3 Things You Can Do Today to Keep Kids Safe Online
You know there are potential dangers when allowing your kids to use the internet. You know the importance of keeping them safe from predators. You also know that it’s nearly impossible (and many times not desirable) to keep them totally offline.
So what do you DO with that knowledge? What tangible steps can you actually take to help keep your kids safe online?
Here are three things you can implement in your home today that will make a measurable difference in your family’s internet safety efforts.
1. Charge devices in common areas
Always, and we mean ALWAYS set up a charging station in your home. It can be an actual locked box you order for your family, a fun station that allows you to charge all in one place, the kitchen counter, or your nightstand. The design doesn’t matter. The key is to have a designated time that devices must come to the charging station, and that they stay there for the duration of the night. This keeps devices out of kids’ bedrooms, and ensures that internet usage can be better monitored.
The biggest pitfall parents encounter in this tactic is consistent enforcement. You can’t fall asleep watching Netflix while your kids surf the net. Set a reminder each night to grab all devices or instruct kids to do this before the designated time. This way you know your kids are safe and not visiting places online you don’t approve of, or talking to a stranger.
2. No internet in the bedrooms
“20 years ago kids were safe in their bedrooms, now with the internet and social media, they are not.” Glen Pounder, VP of Impact, Child Rescue Coalition
We always recommend that internet usage be carried out only in common areas. The family computer, gaming consoles, etc. should be placed in a living room or area of high traffic, as opposed to a bedroom or office where a door can be closed. But how do you manage portable devices like phones, tablets, and laptops? The same way.
Any device that has access to the internet, or the ability to chat should be used in common spaces. Kids are far less likely to engage in risky behavior, or feel pressured to comply with inappropriate requests when they know other family members could walk by. This isn’t to say “no privacy” but rather, set kids up in an environment that promotes healthy interactions online, and removes temptation. The single best strategy to combat your child from being groomed is to insist that all devices be used in common areas of the home.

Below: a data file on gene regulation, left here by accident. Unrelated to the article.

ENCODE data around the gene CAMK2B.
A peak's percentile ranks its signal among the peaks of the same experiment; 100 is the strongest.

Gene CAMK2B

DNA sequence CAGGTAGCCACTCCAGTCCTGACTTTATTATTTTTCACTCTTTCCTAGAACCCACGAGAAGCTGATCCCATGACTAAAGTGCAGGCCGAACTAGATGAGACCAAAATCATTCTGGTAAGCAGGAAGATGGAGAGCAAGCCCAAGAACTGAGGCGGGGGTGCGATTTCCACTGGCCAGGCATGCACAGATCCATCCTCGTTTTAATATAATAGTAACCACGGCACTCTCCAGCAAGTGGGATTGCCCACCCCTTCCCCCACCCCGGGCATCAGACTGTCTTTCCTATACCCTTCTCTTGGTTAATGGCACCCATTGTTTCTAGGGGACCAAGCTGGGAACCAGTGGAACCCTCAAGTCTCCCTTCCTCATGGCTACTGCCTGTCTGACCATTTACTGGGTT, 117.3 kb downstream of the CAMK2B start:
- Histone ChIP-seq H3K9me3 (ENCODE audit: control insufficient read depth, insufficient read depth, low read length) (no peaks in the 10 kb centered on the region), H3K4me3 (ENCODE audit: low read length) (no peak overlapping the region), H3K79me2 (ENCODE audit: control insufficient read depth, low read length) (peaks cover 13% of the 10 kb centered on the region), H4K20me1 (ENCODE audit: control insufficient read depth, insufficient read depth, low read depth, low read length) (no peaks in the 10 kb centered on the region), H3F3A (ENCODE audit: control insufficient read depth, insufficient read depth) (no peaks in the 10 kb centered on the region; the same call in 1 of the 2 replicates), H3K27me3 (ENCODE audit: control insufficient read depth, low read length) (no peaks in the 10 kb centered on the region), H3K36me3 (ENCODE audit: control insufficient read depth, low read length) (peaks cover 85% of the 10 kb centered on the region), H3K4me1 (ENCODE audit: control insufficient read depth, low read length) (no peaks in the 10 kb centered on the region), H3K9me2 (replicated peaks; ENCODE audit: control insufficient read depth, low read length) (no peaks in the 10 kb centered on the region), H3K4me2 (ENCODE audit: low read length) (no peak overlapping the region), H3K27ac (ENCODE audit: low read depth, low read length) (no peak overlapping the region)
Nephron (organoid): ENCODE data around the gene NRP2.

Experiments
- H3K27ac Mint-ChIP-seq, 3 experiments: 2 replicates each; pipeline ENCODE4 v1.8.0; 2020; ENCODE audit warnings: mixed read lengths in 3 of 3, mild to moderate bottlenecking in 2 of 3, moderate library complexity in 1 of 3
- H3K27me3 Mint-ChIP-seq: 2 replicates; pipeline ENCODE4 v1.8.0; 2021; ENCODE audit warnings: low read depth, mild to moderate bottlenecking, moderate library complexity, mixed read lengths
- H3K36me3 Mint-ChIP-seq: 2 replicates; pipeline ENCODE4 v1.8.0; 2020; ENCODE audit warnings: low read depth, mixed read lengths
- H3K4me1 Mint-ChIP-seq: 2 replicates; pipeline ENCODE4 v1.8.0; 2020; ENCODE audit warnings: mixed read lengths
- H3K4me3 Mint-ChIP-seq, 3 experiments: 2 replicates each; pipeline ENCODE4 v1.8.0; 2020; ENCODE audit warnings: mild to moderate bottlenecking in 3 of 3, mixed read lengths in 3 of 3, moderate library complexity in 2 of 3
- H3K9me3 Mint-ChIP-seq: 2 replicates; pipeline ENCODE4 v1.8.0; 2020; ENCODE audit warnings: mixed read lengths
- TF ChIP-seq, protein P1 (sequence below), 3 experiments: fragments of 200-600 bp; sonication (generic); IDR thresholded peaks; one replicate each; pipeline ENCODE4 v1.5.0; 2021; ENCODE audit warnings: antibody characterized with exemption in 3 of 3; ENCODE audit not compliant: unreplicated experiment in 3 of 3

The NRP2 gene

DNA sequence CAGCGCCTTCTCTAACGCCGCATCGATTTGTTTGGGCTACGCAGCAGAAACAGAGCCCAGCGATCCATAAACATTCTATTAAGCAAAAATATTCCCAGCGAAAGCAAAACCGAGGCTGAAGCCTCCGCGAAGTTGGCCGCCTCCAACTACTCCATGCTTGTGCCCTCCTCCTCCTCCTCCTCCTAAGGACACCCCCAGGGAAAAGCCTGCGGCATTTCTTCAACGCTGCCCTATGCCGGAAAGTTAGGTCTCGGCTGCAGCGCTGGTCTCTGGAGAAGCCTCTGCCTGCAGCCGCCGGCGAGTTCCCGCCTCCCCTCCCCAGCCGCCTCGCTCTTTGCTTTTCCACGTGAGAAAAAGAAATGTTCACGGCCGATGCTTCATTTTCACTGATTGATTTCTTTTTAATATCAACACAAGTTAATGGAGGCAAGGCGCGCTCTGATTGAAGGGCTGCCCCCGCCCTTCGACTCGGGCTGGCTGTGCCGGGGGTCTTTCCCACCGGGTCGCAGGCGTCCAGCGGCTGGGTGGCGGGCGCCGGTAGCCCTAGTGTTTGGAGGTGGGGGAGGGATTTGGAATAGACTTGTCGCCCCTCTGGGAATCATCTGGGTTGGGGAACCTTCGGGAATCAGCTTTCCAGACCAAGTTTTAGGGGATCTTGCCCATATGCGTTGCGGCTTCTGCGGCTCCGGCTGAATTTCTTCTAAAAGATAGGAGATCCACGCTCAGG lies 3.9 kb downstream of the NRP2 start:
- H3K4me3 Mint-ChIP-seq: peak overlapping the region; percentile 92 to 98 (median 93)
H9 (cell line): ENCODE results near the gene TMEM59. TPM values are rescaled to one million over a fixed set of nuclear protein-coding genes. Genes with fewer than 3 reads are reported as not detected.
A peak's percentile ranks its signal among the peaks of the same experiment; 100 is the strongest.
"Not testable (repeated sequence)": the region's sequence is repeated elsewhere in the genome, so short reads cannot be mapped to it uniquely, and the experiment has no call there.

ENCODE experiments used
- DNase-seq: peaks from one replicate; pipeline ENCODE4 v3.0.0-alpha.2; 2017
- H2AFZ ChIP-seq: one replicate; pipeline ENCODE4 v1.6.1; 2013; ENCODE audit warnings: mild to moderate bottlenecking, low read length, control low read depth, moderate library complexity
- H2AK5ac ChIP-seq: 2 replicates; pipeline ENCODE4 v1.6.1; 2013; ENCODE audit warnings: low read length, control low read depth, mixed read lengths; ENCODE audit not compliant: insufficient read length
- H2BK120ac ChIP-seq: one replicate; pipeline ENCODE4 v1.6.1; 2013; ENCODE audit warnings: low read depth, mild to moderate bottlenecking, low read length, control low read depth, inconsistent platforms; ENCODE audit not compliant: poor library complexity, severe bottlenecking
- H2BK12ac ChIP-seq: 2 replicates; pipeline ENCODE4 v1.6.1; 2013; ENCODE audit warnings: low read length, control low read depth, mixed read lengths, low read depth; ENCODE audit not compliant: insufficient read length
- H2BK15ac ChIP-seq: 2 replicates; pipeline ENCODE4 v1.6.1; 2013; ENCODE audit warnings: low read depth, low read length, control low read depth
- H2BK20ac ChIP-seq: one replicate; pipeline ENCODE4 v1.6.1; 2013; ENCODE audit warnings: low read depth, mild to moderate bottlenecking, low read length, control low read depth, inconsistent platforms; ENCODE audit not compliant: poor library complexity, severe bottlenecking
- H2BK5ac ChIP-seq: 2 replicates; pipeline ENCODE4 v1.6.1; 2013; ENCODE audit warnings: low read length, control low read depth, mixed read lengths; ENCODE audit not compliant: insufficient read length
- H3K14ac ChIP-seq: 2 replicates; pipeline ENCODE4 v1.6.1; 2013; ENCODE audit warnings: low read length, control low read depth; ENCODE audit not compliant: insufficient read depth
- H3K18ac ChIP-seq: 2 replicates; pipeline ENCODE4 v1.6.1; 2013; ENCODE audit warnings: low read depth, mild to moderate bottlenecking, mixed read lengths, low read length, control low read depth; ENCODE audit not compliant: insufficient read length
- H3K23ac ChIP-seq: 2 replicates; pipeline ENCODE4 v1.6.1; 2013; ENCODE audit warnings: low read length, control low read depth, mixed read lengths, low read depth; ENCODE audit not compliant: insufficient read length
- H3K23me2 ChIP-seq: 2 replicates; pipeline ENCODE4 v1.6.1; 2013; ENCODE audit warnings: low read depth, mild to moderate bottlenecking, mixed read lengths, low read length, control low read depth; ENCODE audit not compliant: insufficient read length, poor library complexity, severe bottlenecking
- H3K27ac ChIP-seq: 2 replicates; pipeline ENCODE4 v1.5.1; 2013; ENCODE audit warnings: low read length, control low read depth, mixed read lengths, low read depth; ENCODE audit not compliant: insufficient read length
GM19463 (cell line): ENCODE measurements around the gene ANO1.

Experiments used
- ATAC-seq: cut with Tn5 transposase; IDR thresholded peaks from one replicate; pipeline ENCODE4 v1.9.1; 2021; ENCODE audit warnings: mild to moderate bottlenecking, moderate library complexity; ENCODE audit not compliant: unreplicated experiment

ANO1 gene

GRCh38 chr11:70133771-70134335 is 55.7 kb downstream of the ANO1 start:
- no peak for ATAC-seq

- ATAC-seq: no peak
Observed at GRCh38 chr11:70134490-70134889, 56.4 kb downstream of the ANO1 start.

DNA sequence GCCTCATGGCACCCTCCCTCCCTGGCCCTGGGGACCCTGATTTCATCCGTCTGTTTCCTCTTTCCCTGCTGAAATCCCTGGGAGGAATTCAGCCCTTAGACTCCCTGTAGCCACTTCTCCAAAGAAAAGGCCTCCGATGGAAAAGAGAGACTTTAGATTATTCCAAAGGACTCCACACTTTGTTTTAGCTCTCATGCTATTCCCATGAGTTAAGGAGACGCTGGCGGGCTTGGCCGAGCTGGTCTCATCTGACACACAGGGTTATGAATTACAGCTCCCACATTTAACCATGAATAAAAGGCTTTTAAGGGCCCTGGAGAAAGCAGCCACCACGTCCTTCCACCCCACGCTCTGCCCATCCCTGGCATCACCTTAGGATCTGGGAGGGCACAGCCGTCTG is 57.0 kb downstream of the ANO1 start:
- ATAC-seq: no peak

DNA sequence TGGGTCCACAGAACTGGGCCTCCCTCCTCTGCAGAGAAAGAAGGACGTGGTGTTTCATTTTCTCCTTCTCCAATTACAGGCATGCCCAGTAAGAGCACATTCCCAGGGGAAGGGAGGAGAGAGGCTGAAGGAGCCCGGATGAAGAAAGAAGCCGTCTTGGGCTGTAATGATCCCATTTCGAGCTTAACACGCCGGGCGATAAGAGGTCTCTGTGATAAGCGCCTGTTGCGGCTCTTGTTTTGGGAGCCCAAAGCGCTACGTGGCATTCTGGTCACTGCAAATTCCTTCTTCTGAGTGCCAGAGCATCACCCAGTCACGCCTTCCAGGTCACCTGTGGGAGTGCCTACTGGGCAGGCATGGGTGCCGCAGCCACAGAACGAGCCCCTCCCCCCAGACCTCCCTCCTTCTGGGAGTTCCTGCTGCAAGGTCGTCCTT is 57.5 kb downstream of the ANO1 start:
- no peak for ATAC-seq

3. Know all passwords and logins to every account
Hopefully your family never experiences an issue – your kids stick to the technology rules you put in place and never run into a tricky “friend” or online predator. But if they do, and you have to involve a school resource officer or investigator, the first thing parents are asked for is access to all accounts.
Phone passcodes, email passwords, and the logins to all gaming platforms or social media accounts. This is especially helpful in locating missing children, and trying to identify predators. It also allows your kids to know that in your home you have an open door and open device policy.
This is a hard one for all of us, but let’s face it, allowing kids to be online playing video games or on social media talking to strangers comes with risk. Being proactive in your access to these accounts could literally mean the difference between life and death.
If this feels like too much of an invasion of privacy for your family – try this: Write down everyone’s passwords on pieces of paper, and seal them in a family envelope. Make clear that the envelope will only ever be opened in the case of an emergency, investigation, or grave concern – not for regular account checks. This maintains a level of autonomy and privacy (especially for older teens), but also safeguards the family with access to critical information if it’s ever needed.
If you’re unsure where to start, you’re not alone. That’s why we partnered with the Safe Surfin’ Foundation to release a free E-Book, C.R.A.M.: A Parent’s Study Guide to Managing Kids & Technology.
With C.R.A.M., you’ll learn practical tips to keep your kids safe online, how to talk to kids about predators by age group, how to recognize the signs of grooming, what to do if a predator contacts your child, and you’ll get device settings and safety tips for popular online games. Download your free copy today!